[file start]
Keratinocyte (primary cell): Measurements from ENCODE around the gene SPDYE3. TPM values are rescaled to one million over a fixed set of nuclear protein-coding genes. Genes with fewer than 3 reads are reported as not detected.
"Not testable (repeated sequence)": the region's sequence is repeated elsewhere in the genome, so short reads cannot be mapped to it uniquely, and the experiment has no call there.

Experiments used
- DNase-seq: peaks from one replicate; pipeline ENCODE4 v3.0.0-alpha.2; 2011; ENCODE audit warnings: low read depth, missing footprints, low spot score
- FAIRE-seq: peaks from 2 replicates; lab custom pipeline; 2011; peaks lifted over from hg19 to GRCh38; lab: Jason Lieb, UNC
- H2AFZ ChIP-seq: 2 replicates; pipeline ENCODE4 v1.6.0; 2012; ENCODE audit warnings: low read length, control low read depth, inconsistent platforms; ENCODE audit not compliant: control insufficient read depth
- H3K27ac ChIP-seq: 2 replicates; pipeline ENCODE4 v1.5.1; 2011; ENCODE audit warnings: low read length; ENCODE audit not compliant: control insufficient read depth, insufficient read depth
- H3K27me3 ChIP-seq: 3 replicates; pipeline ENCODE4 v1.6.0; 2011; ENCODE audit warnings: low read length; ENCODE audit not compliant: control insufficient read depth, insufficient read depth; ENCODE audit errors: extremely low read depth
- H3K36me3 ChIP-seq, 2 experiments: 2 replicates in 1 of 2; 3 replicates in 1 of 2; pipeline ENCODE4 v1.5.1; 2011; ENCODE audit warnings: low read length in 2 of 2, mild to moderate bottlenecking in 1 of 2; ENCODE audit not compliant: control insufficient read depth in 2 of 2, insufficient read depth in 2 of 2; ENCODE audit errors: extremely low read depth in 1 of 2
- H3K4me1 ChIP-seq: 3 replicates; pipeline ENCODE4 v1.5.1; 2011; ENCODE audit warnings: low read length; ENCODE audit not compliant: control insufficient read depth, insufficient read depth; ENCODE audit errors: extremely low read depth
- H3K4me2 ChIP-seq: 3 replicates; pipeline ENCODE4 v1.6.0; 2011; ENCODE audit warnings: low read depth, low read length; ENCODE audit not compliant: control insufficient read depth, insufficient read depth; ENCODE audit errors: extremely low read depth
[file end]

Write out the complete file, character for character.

Keratinocyte (primary cell): Measurements from ENCODE around the gene SPDYE3. TPM values are rescaled to one million over a fixed set of nuclear protein-coding genes. Genes with fewer than 3 reads are reported as not detected.
"Not testable (repeated sequence)": the region's sequence is repeated elsewhere in the genome, so short reads cannot be mapped to it uniquely, and the experiment has no call there.

Experiments used
- DNase-seq: peaks from one replicate; pipeline ENCODE4 v3.0.0-alpha.2; 2011; ENCODE audit warnings: low read depth, missing footprints, low spot score
- FAIRE-seq: peaks from 2 replicates; lab custom pipeline; 2011; peaks lifted over from hg19 to GRCh38; lab: Jason Lieb, UNC
- H2AFZ ChIP-seq: 2 replicates; pipeline ENCODE4 v1.6.0; 2012; ENCODE audit warnings: low read length, control low read depth, inconsistent platforms; ENCODE audit not compliant: control insufficient read depth
- H3K27ac ChIP-seq: 2 replicates; pipeline ENCODE4 v1.5.1; 2011; ENCODE audit warnings: low read length; ENCODE audit not compliant: control insufficient read depth, insufficient read depth
- H3K27me3 ChIP-seq: 3 replicates; pipeline ENCODE4 v1.6.0; 2011; ENCODE audit warnings: low read length; ENCODE audit not compliant: control insufficient read depth, insufficient read depth; ENCODE audit errors: extremely low read depth
- H3K36me3 ChIP-seq, 2 experiments: 2 replicates in 1 of 2; 3 replicates in 1 of 2; pipeline ENCODE4 v1.5.1; 2011; ENCODE audit warnings: low read length in 2 of 2, mild to moderate bottlenecking in 1 of 2; ENCODE audit not compliant: control insufficient read depth in 2 of 2, insufficient read depth in 2 of 2; ENCODE audit errors: extremely low read depth in 1 of 2
- H3K4me1 ChIP-seq: 3 replicates; pipeline ENCODE4 v1.5.1; 2011; ENCODE audit warnings: low read length; ENCODE audit not compliant: control insufficient read depth, insufficient read depth; ENCODE audit errors: extremely low read depth
- H3K4me2 ChIP-seq: 3 replicates; pipeline ENCODE4 v1.6.0; 2011; ENCODE audit warnings: low read depth, low read length; ENCODE audit not compliant: control insufficient read depth, insufficient read depth; ENCODE audit errors: extremely low read depth